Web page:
His art has a kinetic energy that’s often overlooked as well. I see countless images of Batman and Robin leaping through the air with super dynamic capes unfurling in the background.

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  4. Loved his work on Batman and Flash. So versatile.

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  5. I now forget the details but at one point the powers that be at DC so liked Novick’s work that he had a deal that he would always be provided with work.

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  6. Great selections although in the case of Novick, the inking of Dick Giordano cannot be ignoredas a major factor of those pages displayed. Giordano made every penciller in those days look better, especially more passive pencillers like Novick. Novick inked by Blaisdell, Giella and others in years following displayed images of a lesser quality and defined the real secret weapon behind his work: Dick G.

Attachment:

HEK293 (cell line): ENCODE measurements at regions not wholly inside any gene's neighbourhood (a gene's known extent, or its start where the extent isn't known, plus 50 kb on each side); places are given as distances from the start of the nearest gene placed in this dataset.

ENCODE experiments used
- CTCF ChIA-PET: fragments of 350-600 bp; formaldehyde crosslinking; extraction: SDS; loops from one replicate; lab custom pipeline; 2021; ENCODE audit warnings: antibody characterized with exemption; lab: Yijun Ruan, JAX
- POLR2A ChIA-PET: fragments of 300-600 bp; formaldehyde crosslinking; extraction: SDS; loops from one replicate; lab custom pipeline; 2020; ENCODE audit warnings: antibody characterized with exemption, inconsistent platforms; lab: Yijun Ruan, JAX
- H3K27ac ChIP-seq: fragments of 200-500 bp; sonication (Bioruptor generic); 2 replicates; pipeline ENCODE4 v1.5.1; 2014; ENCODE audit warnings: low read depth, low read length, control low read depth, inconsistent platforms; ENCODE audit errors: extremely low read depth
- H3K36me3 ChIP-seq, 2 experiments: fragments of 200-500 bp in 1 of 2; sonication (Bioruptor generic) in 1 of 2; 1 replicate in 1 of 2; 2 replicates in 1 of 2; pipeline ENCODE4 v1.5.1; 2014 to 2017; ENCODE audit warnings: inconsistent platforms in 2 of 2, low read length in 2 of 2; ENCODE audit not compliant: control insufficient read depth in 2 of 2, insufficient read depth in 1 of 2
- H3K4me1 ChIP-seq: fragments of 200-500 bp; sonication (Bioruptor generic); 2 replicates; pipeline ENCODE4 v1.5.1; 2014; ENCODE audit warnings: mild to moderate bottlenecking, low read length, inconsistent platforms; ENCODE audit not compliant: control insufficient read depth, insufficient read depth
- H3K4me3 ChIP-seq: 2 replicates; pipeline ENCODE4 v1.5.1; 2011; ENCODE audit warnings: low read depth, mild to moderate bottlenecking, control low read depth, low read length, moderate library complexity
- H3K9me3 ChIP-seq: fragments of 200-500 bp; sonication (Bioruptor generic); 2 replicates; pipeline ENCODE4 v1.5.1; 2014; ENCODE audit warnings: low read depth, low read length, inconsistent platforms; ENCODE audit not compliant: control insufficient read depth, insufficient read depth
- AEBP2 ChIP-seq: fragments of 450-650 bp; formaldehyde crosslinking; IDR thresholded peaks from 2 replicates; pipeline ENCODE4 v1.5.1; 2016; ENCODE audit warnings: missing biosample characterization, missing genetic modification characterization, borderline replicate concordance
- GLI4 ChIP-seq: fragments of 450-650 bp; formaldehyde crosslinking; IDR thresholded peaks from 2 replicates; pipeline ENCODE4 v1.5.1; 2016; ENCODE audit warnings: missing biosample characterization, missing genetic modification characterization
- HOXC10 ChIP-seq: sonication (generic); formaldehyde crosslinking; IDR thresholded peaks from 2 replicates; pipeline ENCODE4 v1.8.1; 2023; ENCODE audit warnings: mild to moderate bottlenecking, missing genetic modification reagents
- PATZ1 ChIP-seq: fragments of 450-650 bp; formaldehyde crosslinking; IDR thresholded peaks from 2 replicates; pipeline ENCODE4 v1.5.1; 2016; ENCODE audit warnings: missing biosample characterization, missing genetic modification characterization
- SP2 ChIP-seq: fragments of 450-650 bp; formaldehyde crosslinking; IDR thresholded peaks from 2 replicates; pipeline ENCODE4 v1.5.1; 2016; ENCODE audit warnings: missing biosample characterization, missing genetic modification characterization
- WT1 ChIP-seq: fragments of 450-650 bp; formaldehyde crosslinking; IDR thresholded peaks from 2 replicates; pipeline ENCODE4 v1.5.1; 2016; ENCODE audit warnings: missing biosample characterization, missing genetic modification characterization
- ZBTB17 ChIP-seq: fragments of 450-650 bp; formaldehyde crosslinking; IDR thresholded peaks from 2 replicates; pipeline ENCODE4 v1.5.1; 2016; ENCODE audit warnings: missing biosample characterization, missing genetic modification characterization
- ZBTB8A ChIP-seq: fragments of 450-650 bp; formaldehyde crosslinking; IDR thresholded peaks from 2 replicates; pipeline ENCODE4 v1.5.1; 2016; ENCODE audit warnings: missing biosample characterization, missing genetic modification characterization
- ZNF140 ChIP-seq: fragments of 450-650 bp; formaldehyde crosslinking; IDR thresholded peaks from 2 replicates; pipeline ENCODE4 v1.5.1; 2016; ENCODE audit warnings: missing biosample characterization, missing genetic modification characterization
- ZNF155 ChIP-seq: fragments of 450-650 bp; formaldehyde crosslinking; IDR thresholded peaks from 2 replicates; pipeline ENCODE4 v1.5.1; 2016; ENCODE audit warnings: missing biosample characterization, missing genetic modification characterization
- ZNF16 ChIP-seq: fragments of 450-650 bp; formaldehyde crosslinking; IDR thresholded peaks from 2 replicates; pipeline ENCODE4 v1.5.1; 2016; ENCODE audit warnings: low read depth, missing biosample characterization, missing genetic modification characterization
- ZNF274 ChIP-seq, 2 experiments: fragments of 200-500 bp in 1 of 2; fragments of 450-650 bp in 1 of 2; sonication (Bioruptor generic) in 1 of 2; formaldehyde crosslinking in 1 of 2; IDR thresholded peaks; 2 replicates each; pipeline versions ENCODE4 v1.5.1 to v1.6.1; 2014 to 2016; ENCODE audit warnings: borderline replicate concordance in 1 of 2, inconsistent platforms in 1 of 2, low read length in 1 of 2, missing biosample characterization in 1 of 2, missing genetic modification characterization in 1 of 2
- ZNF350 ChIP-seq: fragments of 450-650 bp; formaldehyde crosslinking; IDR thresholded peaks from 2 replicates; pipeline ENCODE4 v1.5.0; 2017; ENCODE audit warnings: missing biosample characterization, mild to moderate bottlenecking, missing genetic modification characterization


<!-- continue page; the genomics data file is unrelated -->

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  7. Novick, Dick Dillin & Bob Brown were my 2 favorite Schwartz edited early bronze age Batman artists. Boltinoff edited artists in the Brave & the Bold were spotty in my opinion after departure of Andru & Esposito in 1970.

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  8. The best page of art in that issue is the plunging elevator car that Mr. Wayne finds himself in

    BTW, were the covers for those 1970 100-pagers seem to be combinations of original art and content copied and pasted from the older stories, but I was never sure

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  9. Loved the art and the story of “Night Of The Shadow.” Vividly remember reading it! Thanks for this!

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  10. First thing I think when I remember Irv is the Flash. His Batman work was outstanding too.